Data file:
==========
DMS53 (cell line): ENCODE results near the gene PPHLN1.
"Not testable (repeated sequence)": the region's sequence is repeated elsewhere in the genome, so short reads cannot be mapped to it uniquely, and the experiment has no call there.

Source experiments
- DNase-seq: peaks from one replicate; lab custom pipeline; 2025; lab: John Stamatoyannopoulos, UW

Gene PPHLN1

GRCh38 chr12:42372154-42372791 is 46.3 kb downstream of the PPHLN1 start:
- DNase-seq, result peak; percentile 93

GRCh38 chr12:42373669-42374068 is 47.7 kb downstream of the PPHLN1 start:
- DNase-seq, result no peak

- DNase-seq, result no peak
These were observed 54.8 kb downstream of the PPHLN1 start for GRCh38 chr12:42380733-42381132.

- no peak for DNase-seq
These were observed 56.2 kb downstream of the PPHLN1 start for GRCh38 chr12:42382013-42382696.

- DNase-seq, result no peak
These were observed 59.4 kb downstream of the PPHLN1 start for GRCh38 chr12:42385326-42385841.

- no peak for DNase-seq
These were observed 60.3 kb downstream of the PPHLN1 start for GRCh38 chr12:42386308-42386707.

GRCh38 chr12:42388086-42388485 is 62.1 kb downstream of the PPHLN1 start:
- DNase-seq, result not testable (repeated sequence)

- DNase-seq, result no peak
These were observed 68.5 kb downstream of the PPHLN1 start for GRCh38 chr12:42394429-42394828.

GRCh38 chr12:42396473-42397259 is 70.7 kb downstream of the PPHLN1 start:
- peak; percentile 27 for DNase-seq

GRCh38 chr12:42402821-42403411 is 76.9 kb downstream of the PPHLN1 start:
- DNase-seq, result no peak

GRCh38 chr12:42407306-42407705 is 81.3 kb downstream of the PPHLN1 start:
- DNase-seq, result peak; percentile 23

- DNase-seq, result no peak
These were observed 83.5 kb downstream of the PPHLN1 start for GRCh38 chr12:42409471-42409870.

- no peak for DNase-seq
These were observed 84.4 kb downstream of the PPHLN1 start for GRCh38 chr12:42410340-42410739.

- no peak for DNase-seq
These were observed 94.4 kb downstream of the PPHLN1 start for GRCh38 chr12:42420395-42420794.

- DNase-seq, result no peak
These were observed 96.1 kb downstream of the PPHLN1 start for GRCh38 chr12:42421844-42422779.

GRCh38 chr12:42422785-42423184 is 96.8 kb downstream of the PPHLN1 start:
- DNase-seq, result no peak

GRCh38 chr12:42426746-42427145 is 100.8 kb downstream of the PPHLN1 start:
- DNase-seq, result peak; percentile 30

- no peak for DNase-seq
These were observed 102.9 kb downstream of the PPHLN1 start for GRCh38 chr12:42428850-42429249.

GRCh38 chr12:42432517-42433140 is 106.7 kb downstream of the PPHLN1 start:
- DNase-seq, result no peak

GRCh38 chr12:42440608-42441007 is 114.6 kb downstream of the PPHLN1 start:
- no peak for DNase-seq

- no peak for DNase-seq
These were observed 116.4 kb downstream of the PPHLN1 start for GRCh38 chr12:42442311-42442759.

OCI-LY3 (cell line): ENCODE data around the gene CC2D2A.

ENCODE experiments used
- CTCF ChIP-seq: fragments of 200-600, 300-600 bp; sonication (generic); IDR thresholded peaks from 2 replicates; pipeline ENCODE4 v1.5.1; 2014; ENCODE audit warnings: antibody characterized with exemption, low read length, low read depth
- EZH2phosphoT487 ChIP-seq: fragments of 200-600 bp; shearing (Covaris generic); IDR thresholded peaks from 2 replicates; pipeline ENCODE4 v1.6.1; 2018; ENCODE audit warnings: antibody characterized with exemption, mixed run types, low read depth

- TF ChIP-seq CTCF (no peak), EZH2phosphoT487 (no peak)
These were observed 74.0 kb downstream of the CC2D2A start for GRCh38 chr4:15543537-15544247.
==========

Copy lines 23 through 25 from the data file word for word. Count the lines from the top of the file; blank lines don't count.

- peak; percentile 27 for DNase-seq

GRCh38 chr12:42402821-42403411 is 76.9 kb downstream of the PPHLN1 start:
- DNase-seq, result no peak